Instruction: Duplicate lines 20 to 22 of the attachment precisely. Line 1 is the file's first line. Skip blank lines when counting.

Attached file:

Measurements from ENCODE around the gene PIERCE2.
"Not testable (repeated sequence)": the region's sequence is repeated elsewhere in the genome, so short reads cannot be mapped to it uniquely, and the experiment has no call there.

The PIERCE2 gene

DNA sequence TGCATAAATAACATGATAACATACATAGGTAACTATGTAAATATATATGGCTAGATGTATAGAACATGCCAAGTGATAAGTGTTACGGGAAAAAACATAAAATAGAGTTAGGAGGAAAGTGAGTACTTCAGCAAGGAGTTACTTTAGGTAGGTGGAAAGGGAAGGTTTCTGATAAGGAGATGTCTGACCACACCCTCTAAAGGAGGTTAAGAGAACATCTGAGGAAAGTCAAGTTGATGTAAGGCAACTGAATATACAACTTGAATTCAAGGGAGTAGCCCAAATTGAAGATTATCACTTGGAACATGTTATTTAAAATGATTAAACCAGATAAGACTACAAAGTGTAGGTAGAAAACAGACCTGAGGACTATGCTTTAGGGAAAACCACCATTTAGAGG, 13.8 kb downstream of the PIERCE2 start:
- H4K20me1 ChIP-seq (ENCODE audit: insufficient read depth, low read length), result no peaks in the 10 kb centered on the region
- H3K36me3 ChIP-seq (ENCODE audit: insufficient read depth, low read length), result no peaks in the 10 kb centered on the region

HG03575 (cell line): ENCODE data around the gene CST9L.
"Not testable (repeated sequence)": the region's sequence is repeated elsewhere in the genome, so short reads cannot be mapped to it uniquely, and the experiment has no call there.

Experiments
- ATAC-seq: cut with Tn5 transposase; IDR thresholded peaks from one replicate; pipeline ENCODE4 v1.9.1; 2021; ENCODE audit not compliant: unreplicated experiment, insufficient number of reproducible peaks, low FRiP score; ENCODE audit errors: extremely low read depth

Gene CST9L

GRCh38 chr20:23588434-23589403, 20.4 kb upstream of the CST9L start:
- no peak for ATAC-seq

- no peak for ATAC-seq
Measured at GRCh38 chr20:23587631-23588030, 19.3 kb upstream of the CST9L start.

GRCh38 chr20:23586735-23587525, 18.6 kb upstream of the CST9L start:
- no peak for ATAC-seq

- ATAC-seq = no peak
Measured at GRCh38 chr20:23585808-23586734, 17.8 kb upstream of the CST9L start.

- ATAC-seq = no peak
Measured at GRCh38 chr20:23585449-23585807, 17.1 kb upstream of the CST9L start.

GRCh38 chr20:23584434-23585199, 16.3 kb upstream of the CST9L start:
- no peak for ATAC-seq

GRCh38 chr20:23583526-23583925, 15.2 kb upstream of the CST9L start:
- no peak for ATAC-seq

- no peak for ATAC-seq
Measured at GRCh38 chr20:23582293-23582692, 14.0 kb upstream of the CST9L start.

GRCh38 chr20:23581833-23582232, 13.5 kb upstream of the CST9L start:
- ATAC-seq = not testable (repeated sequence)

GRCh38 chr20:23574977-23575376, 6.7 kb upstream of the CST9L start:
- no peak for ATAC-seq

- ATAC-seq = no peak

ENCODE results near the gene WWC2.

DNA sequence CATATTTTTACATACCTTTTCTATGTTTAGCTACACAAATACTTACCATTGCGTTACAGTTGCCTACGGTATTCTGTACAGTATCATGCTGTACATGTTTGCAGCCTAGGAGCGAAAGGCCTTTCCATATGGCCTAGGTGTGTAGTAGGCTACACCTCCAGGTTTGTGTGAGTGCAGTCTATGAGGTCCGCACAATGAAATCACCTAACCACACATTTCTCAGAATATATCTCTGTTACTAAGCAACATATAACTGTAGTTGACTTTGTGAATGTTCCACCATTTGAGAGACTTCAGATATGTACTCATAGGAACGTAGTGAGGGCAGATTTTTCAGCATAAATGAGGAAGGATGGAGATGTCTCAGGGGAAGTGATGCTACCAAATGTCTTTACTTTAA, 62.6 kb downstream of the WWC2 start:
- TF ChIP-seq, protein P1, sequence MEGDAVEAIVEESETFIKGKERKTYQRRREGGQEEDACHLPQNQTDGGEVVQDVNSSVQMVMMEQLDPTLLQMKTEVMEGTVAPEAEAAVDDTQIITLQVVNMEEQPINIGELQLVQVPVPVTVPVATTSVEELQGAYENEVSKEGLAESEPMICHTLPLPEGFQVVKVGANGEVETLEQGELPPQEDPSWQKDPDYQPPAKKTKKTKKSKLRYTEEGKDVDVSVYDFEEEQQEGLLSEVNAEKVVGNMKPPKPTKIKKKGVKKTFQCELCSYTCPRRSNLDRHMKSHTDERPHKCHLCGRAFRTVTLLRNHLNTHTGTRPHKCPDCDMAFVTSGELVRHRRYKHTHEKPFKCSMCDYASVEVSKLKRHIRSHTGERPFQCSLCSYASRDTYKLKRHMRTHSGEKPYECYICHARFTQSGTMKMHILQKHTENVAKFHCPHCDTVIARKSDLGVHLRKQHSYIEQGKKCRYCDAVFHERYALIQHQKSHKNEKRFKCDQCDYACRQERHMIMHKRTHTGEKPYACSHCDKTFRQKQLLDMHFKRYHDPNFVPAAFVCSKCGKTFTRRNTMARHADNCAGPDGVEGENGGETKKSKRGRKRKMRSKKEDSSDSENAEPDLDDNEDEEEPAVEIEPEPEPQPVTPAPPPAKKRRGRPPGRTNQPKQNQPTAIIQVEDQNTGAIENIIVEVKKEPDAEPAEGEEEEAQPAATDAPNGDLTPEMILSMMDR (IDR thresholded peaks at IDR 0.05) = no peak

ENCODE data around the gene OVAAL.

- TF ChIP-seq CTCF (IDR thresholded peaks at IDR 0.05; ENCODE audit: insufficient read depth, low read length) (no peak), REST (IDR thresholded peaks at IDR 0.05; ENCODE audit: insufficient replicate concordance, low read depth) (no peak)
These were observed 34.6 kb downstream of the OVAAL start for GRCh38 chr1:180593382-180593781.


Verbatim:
- ATAC-seq = no peak
Measured at GRCh38 chr20:23585449-23585807, 17.1 kb upstream of the CST9L start.

GRCh38 chr20:23584434-23585199, 16.3 kb upstream of the CST9L start: